A prince in danger must decide who to trust.

A boy with a monstrous secret waits in the wings. 

Together, they must assassinate the king and stop the war.

In a centuries-long war where beauty and brutality meet, their three paths entwine in a shadowy world of spilled blood and mysterious saints, where a forbidden romance threatens to tip the scales between dark and light. Wicked Saints is the thrilling start to Emily A. Duncan’s devastatingly Gothic Something Dark and Holy trilogy..

Next, I’ll start King of Fools (The Shadow Game #2) by Amanda Foody.  The first book in this series, Ace of Shades, was one of my top reads last year, and I’m excited to dive back into this creatively imagined world with these characters.

Indulge your vices in the City of Sin, where a sinister street war is brewing and fame is the deadliest killer of them all…

On the quest to find her missing mother, prim and proper Enne Salta became reluctant allies with Levi Glaisyer, the city’s most famous con man. Saving his life in the Shadow Game forced Enne to assume the identity of Seance, a mysterious underworld figure. Now, with the Chancellor of the Republic dead and bounties on both their heads, she and Levi must play a dangerous game of crime and politics…with the very fate of New Reynes at stake.

Thirsting for his freedom and the chance to build an empire, Levi enters an unlikely partnership with Vianca Augustine’s estranged son. Meanwhile, Enne remains trapped by the mafia donna’s binding oath, playing the roles of both darling lady and cunning street lord, unsure which side of herself reflects the truth.

As Enne and Levi walk a path of unimaginable wealth and opportunity, new relationships and deadly secrets could quickly lead them into ruin. And when unforeseen players enter the game, they must each make an impossible choice: To sacrifice everything they’ve earned in order to survive…

Or die as legends.

Girls With Sharp Sticks by Suzanne Young #bookreview #TuesdayBookBlog #scifi

The Girls of Innovations Academy are beautiful and well-behaved—it says so on their report cards. Under the watchful gaze of their Guardians, the all-girl boarding school offers an array of studies and activities, from “Growing a Beautiful and Prosperous Garden” to “Art Appreciation” and “Interior Design.” The girls learn to be the best society has to offer. Absent is the difficult math coursework, or the unnecessary sciences or current events. They are obedient young ladies, free from arrogance or defiance. Until Mena starts to realize that their carefully controlled existence may not be quite as it appears.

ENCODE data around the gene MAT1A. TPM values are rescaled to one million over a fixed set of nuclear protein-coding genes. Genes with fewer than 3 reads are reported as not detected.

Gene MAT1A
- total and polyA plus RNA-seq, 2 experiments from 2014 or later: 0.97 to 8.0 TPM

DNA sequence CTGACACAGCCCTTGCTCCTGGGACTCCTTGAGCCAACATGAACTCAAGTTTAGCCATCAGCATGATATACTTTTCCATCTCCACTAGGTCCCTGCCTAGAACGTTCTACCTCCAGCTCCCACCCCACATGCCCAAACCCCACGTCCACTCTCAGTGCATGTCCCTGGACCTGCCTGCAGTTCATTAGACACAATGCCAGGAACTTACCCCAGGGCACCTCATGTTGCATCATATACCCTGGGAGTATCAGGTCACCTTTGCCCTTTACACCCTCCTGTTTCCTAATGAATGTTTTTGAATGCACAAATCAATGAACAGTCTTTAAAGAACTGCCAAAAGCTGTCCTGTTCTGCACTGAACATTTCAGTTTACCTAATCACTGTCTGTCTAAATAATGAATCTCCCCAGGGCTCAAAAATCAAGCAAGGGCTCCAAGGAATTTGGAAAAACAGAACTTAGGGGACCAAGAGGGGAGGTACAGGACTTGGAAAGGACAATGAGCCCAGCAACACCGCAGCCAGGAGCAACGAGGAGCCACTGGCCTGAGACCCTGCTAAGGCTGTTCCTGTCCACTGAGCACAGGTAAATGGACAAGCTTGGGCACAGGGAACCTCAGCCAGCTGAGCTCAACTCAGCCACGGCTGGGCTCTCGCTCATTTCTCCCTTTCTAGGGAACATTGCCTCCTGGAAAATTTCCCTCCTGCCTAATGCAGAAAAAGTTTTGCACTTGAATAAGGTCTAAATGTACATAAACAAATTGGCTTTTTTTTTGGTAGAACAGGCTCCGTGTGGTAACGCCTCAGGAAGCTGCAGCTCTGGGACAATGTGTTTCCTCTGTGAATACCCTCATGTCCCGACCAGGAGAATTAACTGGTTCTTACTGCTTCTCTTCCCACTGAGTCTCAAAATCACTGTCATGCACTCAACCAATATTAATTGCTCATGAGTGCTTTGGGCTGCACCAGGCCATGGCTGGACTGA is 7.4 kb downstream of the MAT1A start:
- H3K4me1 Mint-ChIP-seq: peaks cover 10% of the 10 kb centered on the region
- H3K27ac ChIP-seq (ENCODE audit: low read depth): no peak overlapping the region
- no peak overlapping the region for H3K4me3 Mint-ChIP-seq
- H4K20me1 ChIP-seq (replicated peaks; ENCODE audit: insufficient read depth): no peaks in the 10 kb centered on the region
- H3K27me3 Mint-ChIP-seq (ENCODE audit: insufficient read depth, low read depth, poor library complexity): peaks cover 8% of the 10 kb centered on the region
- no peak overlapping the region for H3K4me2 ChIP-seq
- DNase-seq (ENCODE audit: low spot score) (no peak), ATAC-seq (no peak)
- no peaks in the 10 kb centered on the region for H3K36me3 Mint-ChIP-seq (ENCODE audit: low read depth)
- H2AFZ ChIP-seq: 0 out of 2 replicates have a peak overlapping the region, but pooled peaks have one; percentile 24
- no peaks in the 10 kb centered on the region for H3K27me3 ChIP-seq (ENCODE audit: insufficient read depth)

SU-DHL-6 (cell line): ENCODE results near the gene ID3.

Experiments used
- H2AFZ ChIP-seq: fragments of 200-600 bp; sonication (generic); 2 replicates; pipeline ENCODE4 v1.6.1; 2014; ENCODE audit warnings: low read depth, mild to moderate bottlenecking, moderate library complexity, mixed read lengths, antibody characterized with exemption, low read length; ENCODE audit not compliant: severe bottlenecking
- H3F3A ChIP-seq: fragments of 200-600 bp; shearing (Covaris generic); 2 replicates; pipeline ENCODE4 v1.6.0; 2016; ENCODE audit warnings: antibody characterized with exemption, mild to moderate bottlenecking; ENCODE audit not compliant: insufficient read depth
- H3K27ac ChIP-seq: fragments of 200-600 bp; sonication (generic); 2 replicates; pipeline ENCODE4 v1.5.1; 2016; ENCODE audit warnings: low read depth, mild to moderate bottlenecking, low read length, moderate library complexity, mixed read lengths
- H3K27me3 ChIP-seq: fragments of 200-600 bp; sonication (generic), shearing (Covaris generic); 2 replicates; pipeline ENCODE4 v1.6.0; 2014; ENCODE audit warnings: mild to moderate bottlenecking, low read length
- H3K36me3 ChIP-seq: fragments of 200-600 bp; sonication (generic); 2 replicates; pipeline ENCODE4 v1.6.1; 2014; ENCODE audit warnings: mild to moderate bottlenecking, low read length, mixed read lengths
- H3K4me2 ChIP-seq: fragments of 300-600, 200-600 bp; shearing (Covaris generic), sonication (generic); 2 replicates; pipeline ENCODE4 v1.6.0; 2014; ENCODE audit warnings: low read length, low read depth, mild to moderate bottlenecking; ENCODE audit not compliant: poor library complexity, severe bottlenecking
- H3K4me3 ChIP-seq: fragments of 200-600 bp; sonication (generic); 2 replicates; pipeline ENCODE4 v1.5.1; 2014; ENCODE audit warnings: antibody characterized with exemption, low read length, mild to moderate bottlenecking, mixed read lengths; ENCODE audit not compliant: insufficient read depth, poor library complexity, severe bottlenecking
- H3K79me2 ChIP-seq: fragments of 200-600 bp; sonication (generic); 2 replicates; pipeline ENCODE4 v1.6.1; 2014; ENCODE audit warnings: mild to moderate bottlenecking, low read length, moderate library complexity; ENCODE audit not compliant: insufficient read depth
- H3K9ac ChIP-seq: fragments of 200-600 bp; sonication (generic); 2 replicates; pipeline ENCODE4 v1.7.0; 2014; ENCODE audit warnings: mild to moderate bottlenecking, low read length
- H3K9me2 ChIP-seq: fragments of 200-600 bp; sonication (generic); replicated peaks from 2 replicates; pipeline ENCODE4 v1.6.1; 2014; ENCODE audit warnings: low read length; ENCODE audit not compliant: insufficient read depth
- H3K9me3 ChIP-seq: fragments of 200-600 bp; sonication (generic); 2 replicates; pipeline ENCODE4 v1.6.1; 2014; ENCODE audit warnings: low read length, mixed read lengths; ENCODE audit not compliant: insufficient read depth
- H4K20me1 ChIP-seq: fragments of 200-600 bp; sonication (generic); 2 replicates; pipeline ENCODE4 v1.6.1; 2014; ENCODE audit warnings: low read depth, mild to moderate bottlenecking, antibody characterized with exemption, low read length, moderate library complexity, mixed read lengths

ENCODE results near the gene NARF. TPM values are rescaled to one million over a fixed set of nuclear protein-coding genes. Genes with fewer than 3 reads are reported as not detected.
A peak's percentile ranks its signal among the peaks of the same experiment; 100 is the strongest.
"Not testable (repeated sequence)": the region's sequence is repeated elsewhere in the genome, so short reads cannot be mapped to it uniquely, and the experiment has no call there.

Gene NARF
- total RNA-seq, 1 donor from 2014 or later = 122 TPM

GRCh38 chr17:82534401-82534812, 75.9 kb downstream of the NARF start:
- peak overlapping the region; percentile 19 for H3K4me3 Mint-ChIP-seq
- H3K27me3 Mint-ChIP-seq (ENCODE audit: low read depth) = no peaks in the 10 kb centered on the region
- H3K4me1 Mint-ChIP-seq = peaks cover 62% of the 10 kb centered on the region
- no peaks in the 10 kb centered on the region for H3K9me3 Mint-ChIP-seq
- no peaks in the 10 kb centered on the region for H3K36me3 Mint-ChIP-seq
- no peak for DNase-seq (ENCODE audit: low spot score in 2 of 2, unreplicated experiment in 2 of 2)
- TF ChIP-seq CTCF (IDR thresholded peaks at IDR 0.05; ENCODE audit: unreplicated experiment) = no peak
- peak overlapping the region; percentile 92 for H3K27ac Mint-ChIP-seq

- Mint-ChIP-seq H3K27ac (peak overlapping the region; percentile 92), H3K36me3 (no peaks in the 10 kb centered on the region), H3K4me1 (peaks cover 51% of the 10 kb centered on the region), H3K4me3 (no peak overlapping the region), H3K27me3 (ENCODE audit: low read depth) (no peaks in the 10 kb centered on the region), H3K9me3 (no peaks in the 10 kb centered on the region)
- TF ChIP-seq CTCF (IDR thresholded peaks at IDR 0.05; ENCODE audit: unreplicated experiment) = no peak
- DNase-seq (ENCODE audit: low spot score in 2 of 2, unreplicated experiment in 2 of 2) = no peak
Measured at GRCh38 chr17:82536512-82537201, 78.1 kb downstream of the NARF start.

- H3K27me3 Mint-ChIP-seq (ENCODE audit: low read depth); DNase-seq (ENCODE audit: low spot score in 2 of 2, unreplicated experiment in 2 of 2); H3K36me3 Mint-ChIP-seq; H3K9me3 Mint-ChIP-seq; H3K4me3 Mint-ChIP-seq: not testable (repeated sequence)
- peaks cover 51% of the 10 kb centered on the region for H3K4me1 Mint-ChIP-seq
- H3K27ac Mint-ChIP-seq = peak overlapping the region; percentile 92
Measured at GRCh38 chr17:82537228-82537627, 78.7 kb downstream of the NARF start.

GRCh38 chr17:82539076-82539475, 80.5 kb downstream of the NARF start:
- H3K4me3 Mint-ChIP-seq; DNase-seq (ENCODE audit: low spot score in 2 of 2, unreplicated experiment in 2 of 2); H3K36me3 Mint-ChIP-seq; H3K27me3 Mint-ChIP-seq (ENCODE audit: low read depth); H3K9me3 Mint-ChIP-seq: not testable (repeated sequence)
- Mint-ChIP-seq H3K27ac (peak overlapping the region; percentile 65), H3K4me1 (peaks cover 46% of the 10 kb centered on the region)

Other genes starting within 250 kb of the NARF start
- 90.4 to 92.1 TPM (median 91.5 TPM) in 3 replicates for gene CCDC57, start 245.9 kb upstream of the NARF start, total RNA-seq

As Mena and her friends begin to uncover the dark secrets of what’s actually happening there—and who they really are—the girls of Innovations will find out what they are truly capable of. Because some of the prettiest flowers have the sharpest thorns.

Truth – I was skeptical about this book because of the cover, but then I saw the author’s name and read the blurb, which has a kind of Stepford Wives feel.  Friends, I couldn’t put this book down.

The description is maddening enough for women, but trust me – your blood pressure will reach new heights once you read about the way these girls are treated.  At 400 pages, it’s long, but it certainly didn’t feel like it.  I wanted to finish it in one sitting – it’s that compelling, and I couldn’t wait to see what happened next.  Some of the interactions between the men and the students will make your skin crawl, but the friendships between the girls are strong, wonderful, and will make you wish for that kind of bond.  Everyone deserves friends like these.

This is a dark, twisty novel, and some scenes are tough to read.  But it’s also empowering when the girls realize their world is skewed very much in the bizarre and unnatural direction, and then decide to regain control.  I’m anxious to see what happens next.

Thanks to NetGalley and the publisher for the ARC.  I voluntarily read and reviewed an advanced copy of this book. All thoughts and opinions are my own.

Calendar Girls: April Fool’s Day (Favorite Book With a Surprise Ending or Twist)

Calendar Girl is a monthly meme now hosted by Katie@nevernotreading and Adrienne @darquedreamer

The Calendar Girls is a monthly blog event that was created by Melanie at MNBernard Books, and Flavia at Flavia the Bibliophile. It was inspired by the 1961 classic song by Neil Sedaka and created to ignite fun bookish discussions among readers and bloggers.